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Haze expected to linger for a few days, air quality poor in areas

Staff and Wire reports

The haze and smoke from a multitude of wildfires in northern California is expected to linger above Carson City and the Carson Valley at least through tomorrow and into Thursday, the National Weather Service is reporting.

The wind is coming from the west, bringing with it smoke and haze from California. Winds are expected to reach 10 mph, which won’t likely lift the smoke from the air, said National Weather Service specialist Rudy Cruz.

Additionally, the state health department is reporting that particulate matter has been exceeded in Gardnerville this morning.

The Environmental Protection Agency standard for particulate matter is 35 micrograms per cubic meter. The reading was 37 in Gardnerville and 29.5 in Carson City this morning, said Dante Pistone, spokesman for the Nevada Department of Environmental Protection.

In Reno health officials declared the air quality “unhealthful” for the Reno-Sparks area.

People with respiratory problems, elderly and young children were advised to remain inside with windows closed. The Air Quality Management Division of the Washoe District Health Department also recommended people avoid prolonged outdoor activity while the smoke persists.

The smoke was contributing to elevated particulate pollution levels ” about five times greater than is typically measured on a good air quality day, said Andy Goodrich, director of Air Quality Management for the department.

It also reduced visibility to as low as 3 miles in Reno on Tuesday, obscuring any sign of the Sierra Nevada typically visible from downtown, officials said.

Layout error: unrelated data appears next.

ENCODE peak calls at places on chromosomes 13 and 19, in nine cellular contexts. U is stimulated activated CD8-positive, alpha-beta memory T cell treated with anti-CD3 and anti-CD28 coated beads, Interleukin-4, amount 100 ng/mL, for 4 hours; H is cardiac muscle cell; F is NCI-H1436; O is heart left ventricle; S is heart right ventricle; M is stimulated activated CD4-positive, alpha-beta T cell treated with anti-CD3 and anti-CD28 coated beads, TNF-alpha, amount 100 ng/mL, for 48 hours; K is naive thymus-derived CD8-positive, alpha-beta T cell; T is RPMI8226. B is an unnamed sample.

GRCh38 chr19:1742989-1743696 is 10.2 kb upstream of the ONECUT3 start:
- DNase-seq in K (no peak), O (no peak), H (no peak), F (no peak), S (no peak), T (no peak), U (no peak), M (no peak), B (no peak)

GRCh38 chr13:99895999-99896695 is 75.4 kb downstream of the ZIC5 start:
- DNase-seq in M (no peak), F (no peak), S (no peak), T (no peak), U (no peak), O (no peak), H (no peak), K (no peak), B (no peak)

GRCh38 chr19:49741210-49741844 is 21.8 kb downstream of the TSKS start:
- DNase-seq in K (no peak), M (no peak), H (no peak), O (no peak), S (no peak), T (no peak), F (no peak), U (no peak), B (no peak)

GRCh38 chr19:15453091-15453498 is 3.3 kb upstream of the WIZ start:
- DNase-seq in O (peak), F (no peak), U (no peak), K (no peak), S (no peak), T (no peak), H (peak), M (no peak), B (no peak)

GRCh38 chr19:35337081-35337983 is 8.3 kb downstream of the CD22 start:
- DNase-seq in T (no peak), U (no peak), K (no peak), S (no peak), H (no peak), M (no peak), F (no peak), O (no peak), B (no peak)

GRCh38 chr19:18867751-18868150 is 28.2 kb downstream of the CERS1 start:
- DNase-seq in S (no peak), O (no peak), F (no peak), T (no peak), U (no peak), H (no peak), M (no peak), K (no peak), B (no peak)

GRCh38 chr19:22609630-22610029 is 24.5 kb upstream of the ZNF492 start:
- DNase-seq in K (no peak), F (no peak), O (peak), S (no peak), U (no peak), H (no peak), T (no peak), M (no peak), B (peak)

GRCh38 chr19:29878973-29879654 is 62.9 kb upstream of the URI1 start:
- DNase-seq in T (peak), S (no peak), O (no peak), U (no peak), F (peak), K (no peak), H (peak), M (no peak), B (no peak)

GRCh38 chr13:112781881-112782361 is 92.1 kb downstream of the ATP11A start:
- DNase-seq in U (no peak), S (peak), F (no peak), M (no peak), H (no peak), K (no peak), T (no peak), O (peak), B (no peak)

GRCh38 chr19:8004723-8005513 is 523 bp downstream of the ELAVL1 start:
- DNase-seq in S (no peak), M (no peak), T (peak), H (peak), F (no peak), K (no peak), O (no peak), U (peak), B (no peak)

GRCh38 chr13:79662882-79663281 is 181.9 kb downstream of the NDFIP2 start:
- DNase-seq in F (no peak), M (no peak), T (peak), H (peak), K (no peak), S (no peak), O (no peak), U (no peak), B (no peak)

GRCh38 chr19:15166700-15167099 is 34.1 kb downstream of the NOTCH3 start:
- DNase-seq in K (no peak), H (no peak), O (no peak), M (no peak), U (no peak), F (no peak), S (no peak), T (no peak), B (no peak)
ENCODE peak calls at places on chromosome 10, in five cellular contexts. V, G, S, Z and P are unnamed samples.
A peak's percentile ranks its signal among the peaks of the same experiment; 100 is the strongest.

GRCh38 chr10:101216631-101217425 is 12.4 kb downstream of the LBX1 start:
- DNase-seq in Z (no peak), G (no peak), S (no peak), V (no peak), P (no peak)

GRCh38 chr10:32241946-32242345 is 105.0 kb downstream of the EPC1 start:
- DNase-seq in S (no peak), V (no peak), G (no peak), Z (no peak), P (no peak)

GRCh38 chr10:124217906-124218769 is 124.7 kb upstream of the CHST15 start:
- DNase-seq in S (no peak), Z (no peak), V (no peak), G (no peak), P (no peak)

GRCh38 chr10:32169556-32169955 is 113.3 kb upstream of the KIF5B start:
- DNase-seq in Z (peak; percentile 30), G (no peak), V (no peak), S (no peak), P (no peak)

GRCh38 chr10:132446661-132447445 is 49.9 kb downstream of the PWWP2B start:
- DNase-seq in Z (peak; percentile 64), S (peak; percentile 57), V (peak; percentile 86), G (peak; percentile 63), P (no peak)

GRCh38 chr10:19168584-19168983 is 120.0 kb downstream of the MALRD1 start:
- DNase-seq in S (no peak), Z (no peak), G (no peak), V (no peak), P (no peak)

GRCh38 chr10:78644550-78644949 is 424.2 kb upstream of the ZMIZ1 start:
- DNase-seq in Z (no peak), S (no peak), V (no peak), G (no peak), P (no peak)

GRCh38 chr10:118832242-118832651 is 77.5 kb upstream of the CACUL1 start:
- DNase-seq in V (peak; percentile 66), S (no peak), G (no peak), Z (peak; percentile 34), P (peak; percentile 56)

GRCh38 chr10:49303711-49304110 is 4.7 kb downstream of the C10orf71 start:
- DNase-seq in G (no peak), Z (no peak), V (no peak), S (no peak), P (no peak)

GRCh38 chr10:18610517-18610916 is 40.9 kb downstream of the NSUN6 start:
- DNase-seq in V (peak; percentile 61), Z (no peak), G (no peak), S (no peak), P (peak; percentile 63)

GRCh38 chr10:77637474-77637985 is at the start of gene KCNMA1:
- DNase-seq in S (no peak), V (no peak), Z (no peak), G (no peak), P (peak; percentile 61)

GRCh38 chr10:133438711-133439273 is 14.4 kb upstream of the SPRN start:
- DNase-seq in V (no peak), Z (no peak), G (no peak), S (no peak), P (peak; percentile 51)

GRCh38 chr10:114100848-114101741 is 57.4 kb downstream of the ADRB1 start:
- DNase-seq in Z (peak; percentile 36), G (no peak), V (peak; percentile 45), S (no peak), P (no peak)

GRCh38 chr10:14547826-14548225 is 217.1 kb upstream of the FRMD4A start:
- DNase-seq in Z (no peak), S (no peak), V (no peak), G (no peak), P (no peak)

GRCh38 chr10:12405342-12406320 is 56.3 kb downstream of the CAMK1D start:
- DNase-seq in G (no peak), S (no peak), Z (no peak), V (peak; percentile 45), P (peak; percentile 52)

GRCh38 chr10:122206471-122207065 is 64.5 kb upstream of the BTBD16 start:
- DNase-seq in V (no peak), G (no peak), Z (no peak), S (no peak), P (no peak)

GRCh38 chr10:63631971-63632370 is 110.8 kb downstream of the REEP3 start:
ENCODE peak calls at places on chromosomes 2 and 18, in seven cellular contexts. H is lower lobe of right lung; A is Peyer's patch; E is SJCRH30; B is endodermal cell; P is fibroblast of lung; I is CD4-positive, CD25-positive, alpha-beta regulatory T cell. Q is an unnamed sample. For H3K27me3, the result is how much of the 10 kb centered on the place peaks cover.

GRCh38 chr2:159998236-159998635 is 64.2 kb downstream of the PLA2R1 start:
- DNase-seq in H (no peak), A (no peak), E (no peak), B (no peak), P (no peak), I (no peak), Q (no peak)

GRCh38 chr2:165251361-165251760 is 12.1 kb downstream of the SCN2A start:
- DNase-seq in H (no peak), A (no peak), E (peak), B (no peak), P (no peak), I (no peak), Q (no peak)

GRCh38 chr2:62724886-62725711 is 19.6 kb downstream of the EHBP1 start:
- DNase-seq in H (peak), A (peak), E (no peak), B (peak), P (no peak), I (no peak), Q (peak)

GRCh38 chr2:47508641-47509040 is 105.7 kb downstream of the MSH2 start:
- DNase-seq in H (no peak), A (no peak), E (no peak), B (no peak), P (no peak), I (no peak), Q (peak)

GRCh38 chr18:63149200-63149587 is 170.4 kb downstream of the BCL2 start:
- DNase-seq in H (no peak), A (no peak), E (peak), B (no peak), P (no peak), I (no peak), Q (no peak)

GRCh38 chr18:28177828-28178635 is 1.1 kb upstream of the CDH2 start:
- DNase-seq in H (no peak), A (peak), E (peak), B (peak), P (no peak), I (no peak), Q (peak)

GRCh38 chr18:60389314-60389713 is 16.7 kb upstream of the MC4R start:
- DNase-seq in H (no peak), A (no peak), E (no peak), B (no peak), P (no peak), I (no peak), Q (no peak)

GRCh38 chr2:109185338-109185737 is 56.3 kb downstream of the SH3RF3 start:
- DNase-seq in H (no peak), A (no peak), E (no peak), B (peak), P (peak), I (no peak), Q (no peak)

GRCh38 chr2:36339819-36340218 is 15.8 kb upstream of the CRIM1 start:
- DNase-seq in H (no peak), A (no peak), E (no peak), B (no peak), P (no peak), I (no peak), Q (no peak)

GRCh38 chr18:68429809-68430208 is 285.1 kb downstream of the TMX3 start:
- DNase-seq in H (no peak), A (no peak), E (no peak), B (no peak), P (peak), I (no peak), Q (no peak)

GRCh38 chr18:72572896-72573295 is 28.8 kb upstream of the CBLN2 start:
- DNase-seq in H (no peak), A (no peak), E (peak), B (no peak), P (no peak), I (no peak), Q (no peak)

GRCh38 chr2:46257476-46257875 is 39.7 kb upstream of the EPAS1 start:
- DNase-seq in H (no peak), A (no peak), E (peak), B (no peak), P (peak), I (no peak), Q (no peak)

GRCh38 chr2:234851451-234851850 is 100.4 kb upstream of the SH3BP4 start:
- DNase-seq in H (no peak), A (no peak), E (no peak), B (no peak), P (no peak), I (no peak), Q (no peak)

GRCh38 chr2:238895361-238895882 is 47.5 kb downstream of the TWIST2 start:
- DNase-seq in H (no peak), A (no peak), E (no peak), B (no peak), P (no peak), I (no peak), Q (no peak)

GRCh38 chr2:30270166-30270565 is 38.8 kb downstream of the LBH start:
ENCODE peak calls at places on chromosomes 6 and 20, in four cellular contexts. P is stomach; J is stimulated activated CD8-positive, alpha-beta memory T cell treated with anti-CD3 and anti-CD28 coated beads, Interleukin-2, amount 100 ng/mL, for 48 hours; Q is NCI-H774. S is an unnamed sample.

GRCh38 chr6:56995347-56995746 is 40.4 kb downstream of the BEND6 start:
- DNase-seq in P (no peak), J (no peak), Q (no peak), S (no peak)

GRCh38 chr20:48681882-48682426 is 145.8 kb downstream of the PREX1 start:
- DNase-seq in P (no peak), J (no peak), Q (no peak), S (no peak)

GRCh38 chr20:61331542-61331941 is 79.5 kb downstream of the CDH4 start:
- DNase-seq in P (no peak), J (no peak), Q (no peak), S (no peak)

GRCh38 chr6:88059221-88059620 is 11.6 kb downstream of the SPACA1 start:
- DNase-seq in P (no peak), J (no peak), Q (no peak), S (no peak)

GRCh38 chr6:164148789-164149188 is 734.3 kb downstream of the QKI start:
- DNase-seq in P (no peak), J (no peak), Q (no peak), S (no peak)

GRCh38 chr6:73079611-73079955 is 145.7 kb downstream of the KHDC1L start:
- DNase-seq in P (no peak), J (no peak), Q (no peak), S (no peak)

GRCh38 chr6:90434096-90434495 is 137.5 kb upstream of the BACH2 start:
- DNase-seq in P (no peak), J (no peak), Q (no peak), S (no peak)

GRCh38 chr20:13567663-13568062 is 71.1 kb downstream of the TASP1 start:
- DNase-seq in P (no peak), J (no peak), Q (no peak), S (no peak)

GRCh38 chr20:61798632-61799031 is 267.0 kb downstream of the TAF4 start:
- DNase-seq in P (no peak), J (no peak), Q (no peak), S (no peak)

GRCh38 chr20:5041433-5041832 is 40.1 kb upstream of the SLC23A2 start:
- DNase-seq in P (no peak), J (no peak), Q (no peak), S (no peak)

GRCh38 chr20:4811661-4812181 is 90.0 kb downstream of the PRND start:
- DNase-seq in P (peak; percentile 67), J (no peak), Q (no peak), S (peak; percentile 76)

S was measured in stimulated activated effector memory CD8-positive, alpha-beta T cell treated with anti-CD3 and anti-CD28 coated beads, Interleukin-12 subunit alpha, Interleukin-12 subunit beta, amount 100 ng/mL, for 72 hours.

“While Stage One is the lowest level alert, it does provide an opportunity for us to remind citizens and visitors, especially those with breathing problems such as asthma, emphysema or chronic obstructive pulmonary disease (COPD), of steps they can take to minimize the impact of the current situation on their health,” Goodrich said.

“We recommend staying indoors, closing windows and using air conditioning instead, and avoiding participation in strenuous activities outside,” he said.

Stage One alerts are more common in the winter due to smoke from wood-burning stoves and fireplaces, Goodrich said. This is the first time in many years that a Stage

One alert has been issued during the summer months, he said.

On Monday, Clark County air quality officials issued an advisory about smoke from California wildfires creating a haze in the Las Vegas area, but they said the air was not expected to reach unhealthy levels.

Most of the smoke in Reno area was attributed to a complex of California fires east of Chico as well as those burning near Lake Davis, Bieber, Blue Canyon and Yosemite National Park.

“However, there are hundreds of fires further west which are also contributing to the smoke across the area,” the National Weather Service in Reno said.

For more on this story, read Wednesday’s editions of the Nevada Appeal.